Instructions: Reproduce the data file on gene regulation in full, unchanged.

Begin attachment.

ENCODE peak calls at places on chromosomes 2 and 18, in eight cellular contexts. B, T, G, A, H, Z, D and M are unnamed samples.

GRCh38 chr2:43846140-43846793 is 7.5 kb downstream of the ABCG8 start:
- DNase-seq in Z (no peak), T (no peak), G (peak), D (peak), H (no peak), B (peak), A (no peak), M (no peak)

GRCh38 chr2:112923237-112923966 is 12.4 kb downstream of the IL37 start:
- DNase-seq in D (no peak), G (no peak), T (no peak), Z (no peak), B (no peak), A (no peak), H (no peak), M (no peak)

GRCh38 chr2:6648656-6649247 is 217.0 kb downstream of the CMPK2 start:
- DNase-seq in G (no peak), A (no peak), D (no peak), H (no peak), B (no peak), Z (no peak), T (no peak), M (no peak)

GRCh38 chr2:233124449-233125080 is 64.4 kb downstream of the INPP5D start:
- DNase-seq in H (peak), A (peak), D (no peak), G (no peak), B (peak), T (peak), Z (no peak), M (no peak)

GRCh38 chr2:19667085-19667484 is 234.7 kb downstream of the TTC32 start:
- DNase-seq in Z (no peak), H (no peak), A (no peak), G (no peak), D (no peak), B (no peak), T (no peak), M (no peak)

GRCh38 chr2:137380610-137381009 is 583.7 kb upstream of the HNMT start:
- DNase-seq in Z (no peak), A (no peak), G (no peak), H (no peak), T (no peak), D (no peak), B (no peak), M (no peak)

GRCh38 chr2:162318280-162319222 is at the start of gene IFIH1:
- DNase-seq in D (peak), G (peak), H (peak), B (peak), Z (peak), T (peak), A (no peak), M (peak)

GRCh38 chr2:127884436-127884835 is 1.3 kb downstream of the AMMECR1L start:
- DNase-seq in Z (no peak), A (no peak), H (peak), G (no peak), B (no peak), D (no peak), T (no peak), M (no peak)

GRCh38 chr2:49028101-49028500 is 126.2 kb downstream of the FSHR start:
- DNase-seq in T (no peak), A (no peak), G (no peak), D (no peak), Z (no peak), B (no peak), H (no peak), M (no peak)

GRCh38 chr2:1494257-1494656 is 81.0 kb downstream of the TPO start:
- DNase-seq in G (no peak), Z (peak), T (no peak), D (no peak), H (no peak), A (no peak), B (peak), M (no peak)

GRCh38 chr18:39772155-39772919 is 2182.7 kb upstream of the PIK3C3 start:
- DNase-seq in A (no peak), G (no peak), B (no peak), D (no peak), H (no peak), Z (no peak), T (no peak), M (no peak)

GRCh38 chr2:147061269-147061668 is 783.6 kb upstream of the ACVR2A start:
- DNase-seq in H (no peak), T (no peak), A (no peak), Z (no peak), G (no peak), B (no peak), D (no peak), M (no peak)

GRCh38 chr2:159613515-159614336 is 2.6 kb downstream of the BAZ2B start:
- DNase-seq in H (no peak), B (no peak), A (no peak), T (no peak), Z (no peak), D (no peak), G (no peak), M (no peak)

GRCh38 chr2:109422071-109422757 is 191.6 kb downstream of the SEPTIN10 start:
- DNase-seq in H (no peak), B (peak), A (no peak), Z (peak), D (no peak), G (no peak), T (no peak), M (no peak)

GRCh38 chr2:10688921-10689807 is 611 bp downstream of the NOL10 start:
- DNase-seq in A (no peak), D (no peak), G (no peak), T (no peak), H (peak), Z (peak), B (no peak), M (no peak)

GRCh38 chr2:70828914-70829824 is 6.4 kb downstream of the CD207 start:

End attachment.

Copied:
ENCODE peak calls at places on chromosomes 2 and 18, in eight cellular contexts. B, T, G, A, H, Z, D and M are unnamed samples.

GRCh38 chr2:43846140-43846793 is 7.5 kb downstream of the ABCG8 start:
- DNase-seq in Z (no peak), T (no peak), G (peak), D (peak), H (no peak), B (peak), A (no peak), M (no peak)

GRCh38 chr2:112923237-112923966 is 12.4 kb downstream of the IL37 start:
- DNase-seq in D (no peak), G (no peak), T (no peak), Z (no peak), B (no peak), A (no peak), H (no peak), M (no peak)

GRCh38 chr2:6648656-6649247 is 217.0 kb downstream of the CMPK2 start:
- DNase-seq in G (no peak), A (no peak), D (no peak), H (no peak), B (no peak), Z (no peak), T (no peak), M (no peak)

GRCh38 chr2:233124449-233125080 is 64.4 kb downstream of the INPP5D start:
- DNase-seq in H (peak), A (peak), D (no peak), G (no peak), B (peak), T (peak), Z (no peak), M (no peak)

GRCh38 chr2:19667085-19667484 is 234.7 kb downstream of the TTC32 start:
- DNase-seq in Z (no peak), H (no peak), A (no peak), G (no peak), D (no peak), B (no peak), T (no peak), M (no peak)

GRCh38 chr2:137380610-137381009 is 583.7 kb upstream of the HNMT start:
- DNase-seq in Z (no peak), A (no peak), G (no peak), H (no peak), T (no peak), D (no peak), B (no peak), M (no peak)

GRCh38 chr2:162318280-162319222 is at the start of gene IFIH1:
- DNase-seq in D (peak), G (peak), H (peak), B (peak), Z (peak), T (peak), A (no peak), M (peak)

GRCh38 chr2:127884436-127884835 is 1.3 kb downstream of the AMMECR1L start:
- DNase-seq in Z (no peak), A (no peak), H (peak), G (no peak), B (no peak), D (no peak), T (no peak), M (no peak)

GRCh38 chr2:49028101-49028500 is 126.2 kb downstream of the FSHR start:
- DNase-seq in T (no peak), A (no peak), G (no peak), D (no peak), Z (no peak), B (no peak), H (no peak), M (no peak)

GRCh38 chr2:1494257-1494656 is 81.0 kb downstream of the TPO start:
- DNase-seq in G (no peak), Z (peak), T (no peak), D (no peak), H (no peak), A (no peak), B (peak), M (no peak)

GRCh38 chr18:39772155-39772919 is 2182.7 kb upstream of the PIK3C3 start:
- DNase-seq in A (no peak), G (no peak), B (no peak), D (no peak), H (no peak), Z (no peak), T (no peak), M (no peak)

GRCh38 chr2:147061269-147061668 is 783.6 kb upstream of the ACVR2A start:
- DNase-seq in H (no peak), T (no peak), A (no peak), Z (no peak), G (no peak), B (no peak), D (no peak), M (no peak)

GRCh38 chr2:159613515-159614336 is 2.6 kb downstream of the BAZ2B start:
- DNase-seq in H (no peak), B (no peak), A (no peak), T (no peak), Z (no peak), D (no peak), G (no peak), M (no peak)

GRCh38 chr2:109422071-109422757 is 191.6 kb downstream of the SEPTIN10 start:
- DNase-seq in H (no peak), B (peak), A (no peak), Z (peak), D (no peak), G (no peak), T (no peak), M (no peak)

GRCh38 chr2:10688921-10689807 is 611 bp downstream of the NOL10 start:
- DNase-seq in A (no peak), D (no peak), G (no peak), T (no peak), H (peak), Z (peak), B (no peak), M (no peak)

GRCh38 chr2:70828914-70829824 is 6.4 kb downstream of the CD207 start: